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Isaac messes up plans for GOP delegates in Tampa

August 26, 2012|By Michael Finnegan
  • Seating for the Illinois delegation is set up for the Republican National Convention in Tampa, Fla.
Seating for the Illinois delegation is set up for the Republican National… (Brian Cassella / Chicago…)

TAMPA -- With Tropical Storm Isaac swirling toward landfall somewhere along the Gulf of Mexico, some Republican convention delegates who live in its target zone were scrambling to adjust their plans for the week as drenching, windblown rain began hitting the Florida peninsula.

“I’ve got to go back home,” said Leonard Bentz, an alternate delegate from Mississippi, within the broad strike zone for a mid-week landing. “I’m going to miss everything.”

As chairman of the Mississippi Public Service Commission, Bentz is in charge of making sure that power is restored after any outage. In Tampa on Sunday for the convention, he got a Cuban sandwich and key lime pie at the Columbian, known as Florida’s oldest restaurant.

But after lunch, he was back at the Hyatt Regency Tampa, where the Mississippi and Wisconsin delegations were staying, and getting ready for the nine-hour drive back to Biloxi.

“I didn’t even prepare my home -- picking up stuff off the porch and tying it down and everything,” Bentz said.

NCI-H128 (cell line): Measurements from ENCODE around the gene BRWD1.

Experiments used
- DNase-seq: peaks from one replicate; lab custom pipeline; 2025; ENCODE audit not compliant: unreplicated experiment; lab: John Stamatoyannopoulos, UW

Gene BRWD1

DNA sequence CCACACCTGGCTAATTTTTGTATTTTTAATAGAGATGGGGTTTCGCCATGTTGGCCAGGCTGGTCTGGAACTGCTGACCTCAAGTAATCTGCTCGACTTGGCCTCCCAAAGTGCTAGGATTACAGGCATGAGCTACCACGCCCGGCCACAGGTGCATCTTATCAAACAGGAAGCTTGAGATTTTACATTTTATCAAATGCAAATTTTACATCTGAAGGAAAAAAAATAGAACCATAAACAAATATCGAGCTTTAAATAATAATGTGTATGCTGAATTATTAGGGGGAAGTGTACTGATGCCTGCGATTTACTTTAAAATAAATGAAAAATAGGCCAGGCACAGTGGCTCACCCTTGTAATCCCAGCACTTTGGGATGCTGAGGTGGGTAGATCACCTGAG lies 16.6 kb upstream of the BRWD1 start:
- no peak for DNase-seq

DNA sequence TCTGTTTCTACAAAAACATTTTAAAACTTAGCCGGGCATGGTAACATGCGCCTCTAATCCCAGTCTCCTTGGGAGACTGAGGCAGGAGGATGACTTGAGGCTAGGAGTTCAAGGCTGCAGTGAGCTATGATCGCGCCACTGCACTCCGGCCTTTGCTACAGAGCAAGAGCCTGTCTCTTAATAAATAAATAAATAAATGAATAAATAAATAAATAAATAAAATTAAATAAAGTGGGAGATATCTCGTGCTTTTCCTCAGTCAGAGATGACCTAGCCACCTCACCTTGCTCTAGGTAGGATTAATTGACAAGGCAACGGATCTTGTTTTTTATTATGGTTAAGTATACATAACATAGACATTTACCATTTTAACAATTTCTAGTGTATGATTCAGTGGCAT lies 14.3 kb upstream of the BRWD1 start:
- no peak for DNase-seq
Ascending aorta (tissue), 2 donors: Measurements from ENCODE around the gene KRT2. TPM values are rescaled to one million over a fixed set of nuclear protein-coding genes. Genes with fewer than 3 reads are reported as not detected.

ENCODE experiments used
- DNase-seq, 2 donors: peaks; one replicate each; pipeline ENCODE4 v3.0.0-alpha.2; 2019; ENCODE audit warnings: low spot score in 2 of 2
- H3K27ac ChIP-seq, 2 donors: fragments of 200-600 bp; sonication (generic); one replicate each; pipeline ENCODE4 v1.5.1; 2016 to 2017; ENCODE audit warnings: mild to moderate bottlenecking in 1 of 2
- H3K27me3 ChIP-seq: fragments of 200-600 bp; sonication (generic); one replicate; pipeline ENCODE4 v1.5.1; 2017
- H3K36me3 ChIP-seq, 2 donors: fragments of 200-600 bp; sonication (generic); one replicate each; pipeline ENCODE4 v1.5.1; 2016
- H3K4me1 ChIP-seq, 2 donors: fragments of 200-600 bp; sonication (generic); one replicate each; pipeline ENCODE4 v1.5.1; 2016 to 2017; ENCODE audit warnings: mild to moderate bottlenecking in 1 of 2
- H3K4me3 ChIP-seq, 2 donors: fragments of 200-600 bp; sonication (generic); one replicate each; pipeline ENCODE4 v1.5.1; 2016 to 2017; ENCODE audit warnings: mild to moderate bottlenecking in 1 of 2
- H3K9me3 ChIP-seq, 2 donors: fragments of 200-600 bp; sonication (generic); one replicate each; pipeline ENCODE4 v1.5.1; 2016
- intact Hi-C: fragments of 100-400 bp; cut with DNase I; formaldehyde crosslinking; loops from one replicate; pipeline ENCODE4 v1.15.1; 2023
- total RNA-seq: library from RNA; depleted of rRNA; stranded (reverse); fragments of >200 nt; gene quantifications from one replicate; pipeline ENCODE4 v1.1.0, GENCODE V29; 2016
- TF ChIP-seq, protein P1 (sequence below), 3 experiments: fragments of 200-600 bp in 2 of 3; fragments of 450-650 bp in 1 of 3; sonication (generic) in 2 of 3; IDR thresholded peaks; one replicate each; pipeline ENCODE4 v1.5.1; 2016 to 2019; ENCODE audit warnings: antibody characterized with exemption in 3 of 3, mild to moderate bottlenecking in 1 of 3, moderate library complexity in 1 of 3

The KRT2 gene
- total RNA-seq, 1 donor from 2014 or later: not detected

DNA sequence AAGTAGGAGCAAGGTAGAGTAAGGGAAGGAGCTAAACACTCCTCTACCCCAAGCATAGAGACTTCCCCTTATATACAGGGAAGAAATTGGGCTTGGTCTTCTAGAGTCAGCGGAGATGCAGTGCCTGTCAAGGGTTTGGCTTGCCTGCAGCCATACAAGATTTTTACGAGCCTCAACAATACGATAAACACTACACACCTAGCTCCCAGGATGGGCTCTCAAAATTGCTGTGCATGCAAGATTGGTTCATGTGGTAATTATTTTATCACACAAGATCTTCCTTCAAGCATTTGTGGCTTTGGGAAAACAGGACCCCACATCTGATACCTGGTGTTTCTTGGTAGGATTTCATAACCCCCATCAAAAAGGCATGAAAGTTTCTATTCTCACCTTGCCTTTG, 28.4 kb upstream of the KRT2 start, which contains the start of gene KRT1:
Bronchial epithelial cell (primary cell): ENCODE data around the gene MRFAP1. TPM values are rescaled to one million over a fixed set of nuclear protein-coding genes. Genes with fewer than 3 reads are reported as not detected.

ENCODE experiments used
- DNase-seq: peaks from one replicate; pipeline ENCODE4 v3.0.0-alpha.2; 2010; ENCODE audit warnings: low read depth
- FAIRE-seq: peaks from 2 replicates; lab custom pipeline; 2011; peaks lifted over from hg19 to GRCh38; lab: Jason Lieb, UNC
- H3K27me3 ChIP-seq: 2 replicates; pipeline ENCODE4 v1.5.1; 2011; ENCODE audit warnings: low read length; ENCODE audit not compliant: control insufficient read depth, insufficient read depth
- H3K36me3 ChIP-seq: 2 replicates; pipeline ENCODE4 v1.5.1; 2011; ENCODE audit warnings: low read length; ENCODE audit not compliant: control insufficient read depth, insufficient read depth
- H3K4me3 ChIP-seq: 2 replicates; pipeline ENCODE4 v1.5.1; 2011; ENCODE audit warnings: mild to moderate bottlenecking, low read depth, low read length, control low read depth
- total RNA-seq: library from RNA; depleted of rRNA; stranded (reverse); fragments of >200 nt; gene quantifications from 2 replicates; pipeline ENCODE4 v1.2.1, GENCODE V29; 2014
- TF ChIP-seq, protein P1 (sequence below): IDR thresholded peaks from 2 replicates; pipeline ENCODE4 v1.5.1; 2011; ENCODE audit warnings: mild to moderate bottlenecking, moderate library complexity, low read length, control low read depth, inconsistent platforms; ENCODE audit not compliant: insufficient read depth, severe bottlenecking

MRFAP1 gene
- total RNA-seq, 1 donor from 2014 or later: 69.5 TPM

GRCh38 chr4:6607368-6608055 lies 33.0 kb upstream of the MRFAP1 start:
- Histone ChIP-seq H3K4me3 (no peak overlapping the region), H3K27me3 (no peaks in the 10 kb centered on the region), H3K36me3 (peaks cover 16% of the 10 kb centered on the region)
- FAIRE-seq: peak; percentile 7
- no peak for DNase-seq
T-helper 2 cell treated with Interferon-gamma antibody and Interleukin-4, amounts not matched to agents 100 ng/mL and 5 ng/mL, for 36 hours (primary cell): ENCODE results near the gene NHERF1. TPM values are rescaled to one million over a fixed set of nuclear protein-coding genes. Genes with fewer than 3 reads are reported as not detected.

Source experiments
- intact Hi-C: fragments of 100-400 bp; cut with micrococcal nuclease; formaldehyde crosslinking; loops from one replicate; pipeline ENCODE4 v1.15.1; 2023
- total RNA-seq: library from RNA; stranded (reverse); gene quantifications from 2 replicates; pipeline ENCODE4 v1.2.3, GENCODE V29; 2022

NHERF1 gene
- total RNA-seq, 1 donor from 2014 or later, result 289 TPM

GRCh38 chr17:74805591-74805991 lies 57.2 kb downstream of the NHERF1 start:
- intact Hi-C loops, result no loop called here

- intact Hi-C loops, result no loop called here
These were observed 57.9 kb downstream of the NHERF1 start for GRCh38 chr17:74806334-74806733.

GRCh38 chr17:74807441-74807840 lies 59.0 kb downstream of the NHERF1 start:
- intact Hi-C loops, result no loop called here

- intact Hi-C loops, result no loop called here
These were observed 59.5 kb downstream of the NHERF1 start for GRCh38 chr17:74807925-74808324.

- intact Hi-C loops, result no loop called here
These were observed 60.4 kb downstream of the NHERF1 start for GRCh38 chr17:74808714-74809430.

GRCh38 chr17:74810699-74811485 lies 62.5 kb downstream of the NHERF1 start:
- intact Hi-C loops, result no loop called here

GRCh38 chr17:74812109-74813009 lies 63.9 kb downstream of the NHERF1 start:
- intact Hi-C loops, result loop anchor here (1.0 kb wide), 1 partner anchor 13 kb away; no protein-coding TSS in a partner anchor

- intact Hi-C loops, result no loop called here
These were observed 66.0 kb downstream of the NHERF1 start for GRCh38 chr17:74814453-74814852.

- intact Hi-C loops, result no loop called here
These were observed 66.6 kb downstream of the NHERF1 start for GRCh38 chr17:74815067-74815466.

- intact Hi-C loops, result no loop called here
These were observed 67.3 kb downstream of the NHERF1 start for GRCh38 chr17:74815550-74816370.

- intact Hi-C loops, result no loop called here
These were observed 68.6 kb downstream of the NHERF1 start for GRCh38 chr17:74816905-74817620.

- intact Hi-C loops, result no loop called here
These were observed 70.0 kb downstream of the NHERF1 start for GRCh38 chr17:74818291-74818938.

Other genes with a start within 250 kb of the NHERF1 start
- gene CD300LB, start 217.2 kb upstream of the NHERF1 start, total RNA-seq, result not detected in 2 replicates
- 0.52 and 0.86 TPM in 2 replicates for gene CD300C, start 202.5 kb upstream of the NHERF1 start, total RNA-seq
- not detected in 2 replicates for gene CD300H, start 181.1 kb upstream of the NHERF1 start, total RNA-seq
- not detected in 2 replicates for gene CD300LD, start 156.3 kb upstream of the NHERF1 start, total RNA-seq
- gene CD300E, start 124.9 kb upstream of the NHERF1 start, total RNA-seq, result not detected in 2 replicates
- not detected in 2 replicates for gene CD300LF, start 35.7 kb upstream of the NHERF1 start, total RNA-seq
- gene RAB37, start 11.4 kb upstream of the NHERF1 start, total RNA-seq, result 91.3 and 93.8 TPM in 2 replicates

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For Wisconsin's delegation, the disruption was less serious -- mainly figuring out what to do on Monday, when the convention’s main proceedings were canceled.

“We’re just going to kind of ride it out, play it by ear,” said Tyler Vorpagel, a Wisconsin delegate from Fond du Lac. “We’re not going to let a little weather spoil the fun.”

Vorpagel recalled the delayed start of the party’s 2008 convention in St. Paul when Hurricane Gustav hit the Gulf Coast.

“It seems to be a regular occurrence,” he said.

“I’m not quite sure what we’re going to be doing tomorrow,” said fellow Wisconsin delegate Dave Anderson. “But we’ll just wait it out. You’ve got to take what comes and deal with it.”

A few blocks from the hotel, Republican volunteer Barry Zimmerman of Homer, Ga., was on his way to lunch. The cancellation of activities on Monday left him wondering what he would do instead.

“I’ll probably work on my fantasy football league -- if we have power,” he said.

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